The FOMC minutes released last week indicate that the Fed may overhaul its monetary policy benchmark rate – the federal funds rate. There’s been a problem with trading volume in the fed funds market for some time. The general explanation is that since the introduction of the IOER (Interest On Excess Reserves), cash has moved out of the fed funds market and into the Fed. I would take it one step further. The main problem with the fed funds rate is that banking doesn’t represent all of the financial intermediation in the economy anymore. Much of that intermediation occurs through the Repo market, making Repo a more important overnight interest rate. But instead of scrapping the fed funds rate altogether, the idea is to redefine it. According to the Fed, “the federal funds rate should continue to play a role”* The question is: how do you redefine something that’s, well, already defined?
The Problem With Fed Funds
The fed funds market is an overnight market for non-collateralized bank lending. Participants include banks, thrifts and the GSEs. The size of the market has shrunk considerably since the beginning of the financial crisis – from trading around $200 billion a day in 2007 to about $60 billion a day in 2012 and down to $40 billion recently. One reason for the dramatic drop in volume is the IOER. When the Fed started paying an above market rate for excess bank reserves, cash naturally moved straight into the Fed. However, not all fed funds market participants have access to the Fed. The Federal Home Loan Banks (FHLBs) are left out and stuck in the fed funds market, while the other banking institutions can deposit cash directly at the Fed. That leaves the cash lending side of the market dominated by the FHLBs and the borrowing side dominated by foreign banks. Shockingly, much of the foreign bank volume is attributed to the arbitrage between the fed funds market and the IOER – borrowing cash in the funds market and depositing it at the Fed; earning a spread in the process.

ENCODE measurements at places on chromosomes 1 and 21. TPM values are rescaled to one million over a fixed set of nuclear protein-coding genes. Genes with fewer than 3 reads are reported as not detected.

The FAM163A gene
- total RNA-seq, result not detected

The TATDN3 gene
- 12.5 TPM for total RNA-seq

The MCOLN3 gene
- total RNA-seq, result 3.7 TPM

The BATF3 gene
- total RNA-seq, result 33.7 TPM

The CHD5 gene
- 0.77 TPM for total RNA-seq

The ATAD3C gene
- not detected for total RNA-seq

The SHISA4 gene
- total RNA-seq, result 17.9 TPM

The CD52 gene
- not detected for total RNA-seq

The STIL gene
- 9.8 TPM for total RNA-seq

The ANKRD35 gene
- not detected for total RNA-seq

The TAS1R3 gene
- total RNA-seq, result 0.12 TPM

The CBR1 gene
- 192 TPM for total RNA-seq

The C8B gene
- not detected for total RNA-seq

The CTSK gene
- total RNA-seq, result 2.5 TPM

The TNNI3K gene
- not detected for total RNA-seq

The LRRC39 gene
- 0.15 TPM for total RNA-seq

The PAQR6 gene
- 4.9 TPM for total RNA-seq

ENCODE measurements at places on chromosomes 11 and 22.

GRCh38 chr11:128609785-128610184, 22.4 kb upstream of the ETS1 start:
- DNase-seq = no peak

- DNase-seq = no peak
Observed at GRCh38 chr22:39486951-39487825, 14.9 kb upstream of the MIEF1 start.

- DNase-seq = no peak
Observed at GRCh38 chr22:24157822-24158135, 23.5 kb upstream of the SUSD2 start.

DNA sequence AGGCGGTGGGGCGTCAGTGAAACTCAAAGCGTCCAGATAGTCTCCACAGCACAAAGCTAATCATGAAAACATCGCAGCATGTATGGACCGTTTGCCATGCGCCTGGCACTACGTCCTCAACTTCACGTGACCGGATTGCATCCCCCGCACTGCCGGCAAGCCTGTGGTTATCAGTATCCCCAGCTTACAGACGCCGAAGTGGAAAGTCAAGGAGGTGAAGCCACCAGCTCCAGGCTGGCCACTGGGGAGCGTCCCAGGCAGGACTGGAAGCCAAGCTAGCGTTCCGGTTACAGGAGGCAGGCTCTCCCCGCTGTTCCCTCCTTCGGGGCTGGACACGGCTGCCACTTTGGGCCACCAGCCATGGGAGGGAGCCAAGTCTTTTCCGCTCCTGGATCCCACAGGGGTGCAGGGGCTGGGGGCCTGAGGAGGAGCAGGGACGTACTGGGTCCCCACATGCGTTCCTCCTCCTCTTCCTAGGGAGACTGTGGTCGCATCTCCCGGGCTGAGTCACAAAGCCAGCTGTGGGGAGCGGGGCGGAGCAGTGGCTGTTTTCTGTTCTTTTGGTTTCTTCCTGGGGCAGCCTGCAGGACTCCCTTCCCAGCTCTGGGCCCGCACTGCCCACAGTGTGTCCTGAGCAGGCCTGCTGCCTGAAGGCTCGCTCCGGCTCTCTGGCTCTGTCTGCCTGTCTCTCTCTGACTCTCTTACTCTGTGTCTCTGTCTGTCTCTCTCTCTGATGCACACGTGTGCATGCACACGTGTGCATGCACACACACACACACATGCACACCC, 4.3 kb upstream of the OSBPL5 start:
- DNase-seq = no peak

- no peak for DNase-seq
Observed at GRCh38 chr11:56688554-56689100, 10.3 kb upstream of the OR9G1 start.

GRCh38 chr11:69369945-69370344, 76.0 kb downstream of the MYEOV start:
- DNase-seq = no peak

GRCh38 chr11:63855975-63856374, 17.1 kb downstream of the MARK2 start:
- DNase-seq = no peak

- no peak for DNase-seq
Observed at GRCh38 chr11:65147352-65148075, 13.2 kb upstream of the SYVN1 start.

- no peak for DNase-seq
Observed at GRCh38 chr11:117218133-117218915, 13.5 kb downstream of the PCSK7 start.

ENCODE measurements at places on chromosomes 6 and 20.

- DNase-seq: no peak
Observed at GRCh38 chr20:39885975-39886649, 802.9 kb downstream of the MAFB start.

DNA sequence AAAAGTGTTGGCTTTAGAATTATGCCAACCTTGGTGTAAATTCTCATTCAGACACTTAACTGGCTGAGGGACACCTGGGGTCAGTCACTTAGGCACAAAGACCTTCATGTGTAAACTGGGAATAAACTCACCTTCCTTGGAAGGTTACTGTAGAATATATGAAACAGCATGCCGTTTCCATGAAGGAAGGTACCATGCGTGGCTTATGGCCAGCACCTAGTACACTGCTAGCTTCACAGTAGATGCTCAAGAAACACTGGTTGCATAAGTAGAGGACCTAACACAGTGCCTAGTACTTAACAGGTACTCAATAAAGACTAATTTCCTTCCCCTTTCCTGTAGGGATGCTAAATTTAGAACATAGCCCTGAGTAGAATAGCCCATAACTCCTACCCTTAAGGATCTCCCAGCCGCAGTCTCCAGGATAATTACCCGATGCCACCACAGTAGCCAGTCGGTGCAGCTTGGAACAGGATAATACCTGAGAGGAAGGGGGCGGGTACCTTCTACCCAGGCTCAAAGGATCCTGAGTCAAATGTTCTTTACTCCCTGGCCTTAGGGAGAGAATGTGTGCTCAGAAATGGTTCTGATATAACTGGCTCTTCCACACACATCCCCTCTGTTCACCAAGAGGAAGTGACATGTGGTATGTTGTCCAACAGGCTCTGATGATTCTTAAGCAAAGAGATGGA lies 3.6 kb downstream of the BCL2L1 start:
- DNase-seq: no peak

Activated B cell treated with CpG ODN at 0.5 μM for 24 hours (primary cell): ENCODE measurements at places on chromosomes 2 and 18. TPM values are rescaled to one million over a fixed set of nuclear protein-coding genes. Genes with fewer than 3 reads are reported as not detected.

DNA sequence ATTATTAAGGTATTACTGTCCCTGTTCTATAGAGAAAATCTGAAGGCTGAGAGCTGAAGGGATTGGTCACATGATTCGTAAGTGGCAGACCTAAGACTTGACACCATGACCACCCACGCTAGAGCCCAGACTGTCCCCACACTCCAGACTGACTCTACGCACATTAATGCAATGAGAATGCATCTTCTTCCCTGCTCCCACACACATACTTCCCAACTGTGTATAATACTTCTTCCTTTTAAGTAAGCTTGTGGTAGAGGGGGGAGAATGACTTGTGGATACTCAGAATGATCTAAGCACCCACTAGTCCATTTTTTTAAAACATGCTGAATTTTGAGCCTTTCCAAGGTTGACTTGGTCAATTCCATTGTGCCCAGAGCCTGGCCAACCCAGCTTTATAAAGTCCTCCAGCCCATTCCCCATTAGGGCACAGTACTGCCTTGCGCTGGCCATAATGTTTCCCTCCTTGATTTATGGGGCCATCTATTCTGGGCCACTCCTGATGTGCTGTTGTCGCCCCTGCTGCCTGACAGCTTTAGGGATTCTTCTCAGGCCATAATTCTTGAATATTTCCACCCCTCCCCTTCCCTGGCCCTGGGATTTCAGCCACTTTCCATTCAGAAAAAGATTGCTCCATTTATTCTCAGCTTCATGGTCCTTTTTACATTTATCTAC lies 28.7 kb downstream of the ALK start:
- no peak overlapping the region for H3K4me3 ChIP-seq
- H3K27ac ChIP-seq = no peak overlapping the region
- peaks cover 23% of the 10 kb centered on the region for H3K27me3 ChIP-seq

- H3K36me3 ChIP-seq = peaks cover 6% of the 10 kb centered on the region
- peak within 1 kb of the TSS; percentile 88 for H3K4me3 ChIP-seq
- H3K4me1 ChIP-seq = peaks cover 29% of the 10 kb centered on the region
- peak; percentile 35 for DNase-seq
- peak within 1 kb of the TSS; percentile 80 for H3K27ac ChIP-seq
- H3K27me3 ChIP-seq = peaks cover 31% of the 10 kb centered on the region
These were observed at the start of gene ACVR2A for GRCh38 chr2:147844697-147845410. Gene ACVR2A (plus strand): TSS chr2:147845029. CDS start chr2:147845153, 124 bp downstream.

What the Fed wants to do is examine “the possibilities for changing the calculation of the effective federal funds rate in order to obtain a more robust measure of overnight bank funding rates” That is, they want to take into account a wider range of loans between banks. They’re basically three types of overnight bank loans – fed funds (domestic), LIBOR (foreign), and Repo – technically a different market but with bank participants. LIBOR – also called eurodollars – are dollar deposits held outside of the U.S. Those deposits can be anywhere: the Caribbean, Europe, Asia, etc.